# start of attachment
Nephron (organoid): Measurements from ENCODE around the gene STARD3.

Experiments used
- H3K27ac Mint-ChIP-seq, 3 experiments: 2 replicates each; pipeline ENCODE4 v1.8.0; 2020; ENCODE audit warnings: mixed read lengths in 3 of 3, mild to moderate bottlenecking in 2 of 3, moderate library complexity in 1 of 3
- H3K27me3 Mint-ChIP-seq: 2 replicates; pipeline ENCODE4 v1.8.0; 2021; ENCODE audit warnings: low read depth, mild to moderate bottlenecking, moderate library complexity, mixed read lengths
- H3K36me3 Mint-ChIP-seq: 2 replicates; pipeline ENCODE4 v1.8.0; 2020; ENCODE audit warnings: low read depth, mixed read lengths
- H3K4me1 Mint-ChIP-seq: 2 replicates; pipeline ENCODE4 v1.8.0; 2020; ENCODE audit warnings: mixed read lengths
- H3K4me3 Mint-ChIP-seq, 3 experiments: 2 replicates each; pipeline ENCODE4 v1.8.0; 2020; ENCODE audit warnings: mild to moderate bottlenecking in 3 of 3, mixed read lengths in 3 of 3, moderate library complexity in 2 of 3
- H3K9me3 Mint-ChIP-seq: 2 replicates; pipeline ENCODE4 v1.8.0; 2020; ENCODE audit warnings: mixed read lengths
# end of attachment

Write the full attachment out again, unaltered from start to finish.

Nephron (organoid): Measurements from ENCODE around the gene STARD3.

Experiments used
- H3K27ac Mint-ChIP-seq, 3 experiments: 2 replicates each; pipeline ENCODE4 v1.8.0; 2020; ENCODE audit warnings: mixed read lengths in 3 of 3, mild to moderate bottlenecking in 2 of 3, moderate library complexity in 1 of 3
- H3K27me3 Mint-ChIP-seq: 2 replicates; pipeline ENCODE4 v1.8.0; 2021; ENCODE audit warnings: low read depth, mild to moderate bottlenecking, moderate library complexity, mixed read lengths
- H3K36me3 Mint-ChIP-seq: 2 replicates; pipeline ENCODE4 v1.8.0; 2020; ENCODE audit warnings: low read depth, mixed read lengths
- H3K4me1 Mint-ChIP-seq: 2 replicates; pipeline ENCODE4 v1.8.0; 2020; ENCODE audit warnings: mixed read lengths
- H3K4me3 Mint-ChIP-seq, 3 experiments: 2 replicates each; pipeline ENCODE4 v1.8.0; 2020; ENCODE audit warnings: mild to moderate bottlenecking in 3 of 3, mixed read lengths in 3 of 3, moderate library complexity in 2 of 3
- H3K9me3 Mint-ChIP-seq: 2 replicates; pipeline ENCODE4 v1.8.0; 2020; ENCODE audit warnings: mixed read lengths